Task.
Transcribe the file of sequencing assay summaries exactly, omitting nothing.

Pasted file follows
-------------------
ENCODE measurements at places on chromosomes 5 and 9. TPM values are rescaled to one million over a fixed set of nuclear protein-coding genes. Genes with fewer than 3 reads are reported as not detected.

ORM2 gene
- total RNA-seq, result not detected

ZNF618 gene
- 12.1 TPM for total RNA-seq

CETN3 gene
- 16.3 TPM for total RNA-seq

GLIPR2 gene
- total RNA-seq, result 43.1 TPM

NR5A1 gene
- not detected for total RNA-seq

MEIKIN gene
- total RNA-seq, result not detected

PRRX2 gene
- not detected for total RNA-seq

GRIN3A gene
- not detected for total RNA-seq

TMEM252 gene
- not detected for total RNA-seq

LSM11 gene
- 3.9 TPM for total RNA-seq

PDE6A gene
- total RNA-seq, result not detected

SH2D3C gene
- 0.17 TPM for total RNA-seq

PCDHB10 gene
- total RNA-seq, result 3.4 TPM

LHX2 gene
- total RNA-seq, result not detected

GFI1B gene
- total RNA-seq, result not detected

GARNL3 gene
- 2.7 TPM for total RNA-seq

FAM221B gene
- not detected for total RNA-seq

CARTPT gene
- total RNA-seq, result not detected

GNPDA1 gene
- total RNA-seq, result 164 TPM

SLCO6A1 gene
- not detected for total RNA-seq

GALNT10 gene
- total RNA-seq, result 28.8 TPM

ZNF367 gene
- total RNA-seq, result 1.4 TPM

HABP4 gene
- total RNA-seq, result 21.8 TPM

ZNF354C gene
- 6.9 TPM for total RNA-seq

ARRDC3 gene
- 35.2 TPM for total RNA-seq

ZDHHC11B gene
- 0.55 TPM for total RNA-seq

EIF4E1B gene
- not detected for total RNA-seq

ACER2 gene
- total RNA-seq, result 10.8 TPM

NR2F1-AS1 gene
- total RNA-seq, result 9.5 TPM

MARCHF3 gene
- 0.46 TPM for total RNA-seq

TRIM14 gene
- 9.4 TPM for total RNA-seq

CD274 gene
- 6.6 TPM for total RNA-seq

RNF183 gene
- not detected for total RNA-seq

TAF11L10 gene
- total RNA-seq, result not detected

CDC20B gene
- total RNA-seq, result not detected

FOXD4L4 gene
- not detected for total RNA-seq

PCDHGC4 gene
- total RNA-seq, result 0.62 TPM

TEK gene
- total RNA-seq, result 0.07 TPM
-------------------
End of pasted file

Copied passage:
ENCODE measurements at places on chromosomes 5 and 9. TPM values are rescaled to one million over a fixed set of nuclear protein-coding genes. Genes with fewer than 3 reads are reported as not detected.

ORM2 gene
- total RNA-seq, result not detected

ZNF618 gene
- 12.1 TPM for total RNA-seq

CETN3 gene
- 16.3 TPM for total RNA-seq

GLIPR2 gene
- total RNA-seq, result 43.1 TPM

NR5A1 gene
- not detected for total RNA-seq

MEIKIN gene
- total RNA-seq, result not detected

PRRX2 gene
- not detected for total RNA-seq

GRIN3A gene
- not detected for total RNA-seq

TMEM252 gene
- not detected for total RNA-seq

LSM11 gene
- 3.9 TPM for total RNA-seq

PDE6A gene
- total RNA-seq, result not detected

SH2D3C gene
- 0.17 TPM for total RNA-seq

PCDHB10 gene
- total RNA-seq, result 3.4 TPM

LHX2 gene
- total RNA-seq, result not detected

GFI1B gene
- total RNA-seq, result not detected

GARNL3 gene
- 2.7 TPM for total RNA-seq

FAM221B gene
- not detected for total RNA-seq

CARTPT gene
- total RNA-seq, result not detected

GNPDA1 gene
- total RNA-seq, result 164 TPM

SLCO6A1 gene
- not detected for total RNA-seq

GALNT10 gene
- total RNA-seq, result 28.8 TPM

ZNF367 gene
- total RNA-seq, result 1.4 TPM

HABP4 gene
- total RNA-seq, result 21.8 TPM

ZNF354C gene
- 6.9 TPM for total RNA-seq

ARRDC3 gene
- 35.2 TPM for total RNA-seq

ZDHHC11B gene
- 0.55 TPM for total RNA-seq

EIF4E1B gene
- not detected for total RNA-seq

ACER2 gene
- total RNA-seq, result 10.8 TPM

NR2F1-AS1 gene
- total RNA-seq, result 9.5 TPM

MARCHF3 gene
- 0.46 TPM for total RNA-seq

TRIM14 gene
- 9.4 TPM for total RNA-seq

CD274 gene
- 6.6 TPM for total RNA-seq

RNF183 gene
- not detected for total RNA-seq

TAF11L10 gene
- total RNA-seq, result not detected

CDC20B gene
- total RNA-seq, result not detected

FOXD4L4 gene
- not detected for total RNA-seq

PCDHGC4 gene
- total RNA-seq, result 0.62 TPM

TEK gene
- total RNA-seq, result 0.07 TPM